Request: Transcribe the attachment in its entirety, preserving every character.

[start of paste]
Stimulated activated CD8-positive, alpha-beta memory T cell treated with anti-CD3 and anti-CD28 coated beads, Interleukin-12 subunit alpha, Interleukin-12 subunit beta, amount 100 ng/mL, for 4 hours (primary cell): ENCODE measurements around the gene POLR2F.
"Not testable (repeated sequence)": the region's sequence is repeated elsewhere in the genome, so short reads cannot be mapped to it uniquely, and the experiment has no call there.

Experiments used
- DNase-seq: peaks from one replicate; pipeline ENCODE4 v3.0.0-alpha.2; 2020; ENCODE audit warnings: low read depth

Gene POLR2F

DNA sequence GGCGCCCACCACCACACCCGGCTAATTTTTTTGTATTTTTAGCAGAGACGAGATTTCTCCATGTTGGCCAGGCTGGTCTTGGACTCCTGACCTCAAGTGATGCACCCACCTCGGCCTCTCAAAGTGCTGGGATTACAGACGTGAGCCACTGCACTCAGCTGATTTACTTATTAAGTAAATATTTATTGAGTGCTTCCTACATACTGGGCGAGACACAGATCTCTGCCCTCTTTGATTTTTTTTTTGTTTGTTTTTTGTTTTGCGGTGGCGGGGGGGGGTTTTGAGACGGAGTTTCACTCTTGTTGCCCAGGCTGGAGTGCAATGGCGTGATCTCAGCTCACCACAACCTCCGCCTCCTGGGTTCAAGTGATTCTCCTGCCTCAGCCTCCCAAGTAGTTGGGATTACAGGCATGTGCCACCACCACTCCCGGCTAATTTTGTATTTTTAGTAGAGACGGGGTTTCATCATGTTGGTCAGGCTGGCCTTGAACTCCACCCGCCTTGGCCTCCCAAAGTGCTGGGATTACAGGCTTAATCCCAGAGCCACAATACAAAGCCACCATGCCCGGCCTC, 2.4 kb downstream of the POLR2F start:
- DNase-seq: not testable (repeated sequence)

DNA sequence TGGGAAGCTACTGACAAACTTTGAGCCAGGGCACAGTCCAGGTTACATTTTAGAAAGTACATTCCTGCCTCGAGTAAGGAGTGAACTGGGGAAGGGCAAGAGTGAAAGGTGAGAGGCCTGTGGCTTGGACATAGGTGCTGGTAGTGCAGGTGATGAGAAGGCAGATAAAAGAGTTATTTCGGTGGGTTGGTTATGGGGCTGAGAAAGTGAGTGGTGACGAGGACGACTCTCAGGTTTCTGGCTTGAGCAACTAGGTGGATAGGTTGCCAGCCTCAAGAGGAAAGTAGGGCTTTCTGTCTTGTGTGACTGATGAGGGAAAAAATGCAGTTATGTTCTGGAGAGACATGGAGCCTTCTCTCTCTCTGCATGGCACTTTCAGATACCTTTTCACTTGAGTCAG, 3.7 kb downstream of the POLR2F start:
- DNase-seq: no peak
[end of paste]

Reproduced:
Stimulated activated CD8-positive, alpha-beta memory T cell treated with anti-CD3 and anti-CD28 coated beads, Interleukin-12 subunit alpha, Interleukin-12 subunit beta, amount 100 ng/mL, for 4 hours (primary cell): ENCODE measurements around the gene POLR2F.
"Not testable (repeated sequence)": the region's sequence is repeated elsewhere in the genome, so short reads cannot be mapped to it uniquely, and the experiment has no call there.

Experiments used
- DNase-seq: peaks from one replicate; pipeline ENCODE4 v3.0.0-alpha.2; 2020; ENCODE audit warnings: low read depth

Gene POLR2F

DNA sequence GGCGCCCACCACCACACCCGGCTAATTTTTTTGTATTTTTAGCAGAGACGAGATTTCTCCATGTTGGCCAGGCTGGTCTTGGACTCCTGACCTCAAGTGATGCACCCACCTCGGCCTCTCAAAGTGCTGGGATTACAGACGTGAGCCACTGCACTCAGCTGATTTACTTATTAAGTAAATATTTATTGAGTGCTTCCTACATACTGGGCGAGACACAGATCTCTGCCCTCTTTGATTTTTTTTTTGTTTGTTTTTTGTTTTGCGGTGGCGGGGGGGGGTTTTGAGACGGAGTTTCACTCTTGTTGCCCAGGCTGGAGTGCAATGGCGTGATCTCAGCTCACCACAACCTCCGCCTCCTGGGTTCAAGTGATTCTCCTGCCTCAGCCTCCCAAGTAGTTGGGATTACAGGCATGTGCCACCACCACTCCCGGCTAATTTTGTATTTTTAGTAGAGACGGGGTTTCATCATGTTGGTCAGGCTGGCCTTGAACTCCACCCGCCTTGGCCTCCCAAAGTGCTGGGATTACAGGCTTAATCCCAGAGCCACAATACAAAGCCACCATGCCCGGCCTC, 2.4 kb downstream of the POLR2F start:
- DNase-seq: not testable (repeated sequence)

DNA sequence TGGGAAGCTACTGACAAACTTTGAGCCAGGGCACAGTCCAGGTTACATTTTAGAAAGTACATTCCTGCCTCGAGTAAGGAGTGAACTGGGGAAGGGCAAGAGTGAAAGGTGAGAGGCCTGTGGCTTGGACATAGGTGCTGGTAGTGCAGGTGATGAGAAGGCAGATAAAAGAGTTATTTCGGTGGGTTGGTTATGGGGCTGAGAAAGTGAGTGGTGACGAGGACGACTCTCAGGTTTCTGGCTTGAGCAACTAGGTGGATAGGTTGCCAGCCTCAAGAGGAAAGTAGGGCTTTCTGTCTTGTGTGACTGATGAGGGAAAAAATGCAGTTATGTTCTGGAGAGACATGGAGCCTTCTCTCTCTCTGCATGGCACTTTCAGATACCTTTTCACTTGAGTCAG, 3.7 kb downstream of the POLR2F start:
- DNase-seq: no peak